Researchers at the National Institutes of Health (NIH) developed an innovative software tool to assemble complete (gapless) genome sequences from various species. Dubbed Verkko, “network” in Finnish, the tool makes creating the sequences affordable and accessible. They published their work in Nature Biotechnology.
Verkko started as the first gapless human genome sequence, by the Telomere-to-Telomere (T2T) funded by the National Human Genome Research Institute (NHGRI), part of NIH. T2T used new DNA sequencing technologies and analytical methods on the remaining 8-10% of the human genome sequence but assembled the fragments manually, each taking several years to complete. Verkko can finish the same task in a couple of days.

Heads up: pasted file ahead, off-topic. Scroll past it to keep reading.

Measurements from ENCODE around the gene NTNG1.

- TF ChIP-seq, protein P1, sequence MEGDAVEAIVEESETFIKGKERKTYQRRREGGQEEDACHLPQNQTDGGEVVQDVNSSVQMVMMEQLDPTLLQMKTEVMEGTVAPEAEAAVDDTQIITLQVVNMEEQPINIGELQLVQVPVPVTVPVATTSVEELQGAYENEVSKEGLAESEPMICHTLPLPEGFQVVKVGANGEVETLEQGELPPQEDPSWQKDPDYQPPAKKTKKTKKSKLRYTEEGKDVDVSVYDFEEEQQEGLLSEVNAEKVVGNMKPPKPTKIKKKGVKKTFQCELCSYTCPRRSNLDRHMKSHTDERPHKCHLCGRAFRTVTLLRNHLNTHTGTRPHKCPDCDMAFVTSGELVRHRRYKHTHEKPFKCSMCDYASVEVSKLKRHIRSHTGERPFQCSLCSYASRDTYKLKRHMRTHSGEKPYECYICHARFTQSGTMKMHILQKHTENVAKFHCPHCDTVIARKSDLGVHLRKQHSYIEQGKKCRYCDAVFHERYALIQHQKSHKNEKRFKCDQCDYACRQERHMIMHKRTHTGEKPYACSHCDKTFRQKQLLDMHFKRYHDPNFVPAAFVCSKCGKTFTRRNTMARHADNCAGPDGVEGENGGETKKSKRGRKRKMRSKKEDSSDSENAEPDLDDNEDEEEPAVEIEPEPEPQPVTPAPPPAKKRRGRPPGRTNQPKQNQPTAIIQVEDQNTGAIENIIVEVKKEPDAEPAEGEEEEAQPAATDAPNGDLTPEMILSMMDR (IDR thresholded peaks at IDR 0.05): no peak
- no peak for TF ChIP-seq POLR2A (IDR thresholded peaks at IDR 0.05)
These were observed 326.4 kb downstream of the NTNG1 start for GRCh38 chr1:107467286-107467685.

Verkko starts by assembling small, detailed pieces, creating many partially built but disconnected sequence segments. Then it compares the assembled regions with the larger, less precise pieces. The final product is an accurate and complete genome sequence.
With both human and non-human genome sequencing data, the software quickly and precisely assembled the sequences of whole chromosomes. Next is the ability to better assess human genomic diversity. With only one gapless human genome sequence, there’s insufficient knowledge about the diversity of many portions of the genome, such as regions of highly repetitive DNA, across the human population. The software will also accelerate efforts to generate gapless genome sequences of species used in research, such as mice, fruit flies, and zebrafish. Gapless genome sequences from various plants, animals, and other organisms will aid in comparative genomics, the study of the differences and similarities among the genomes of diverse species.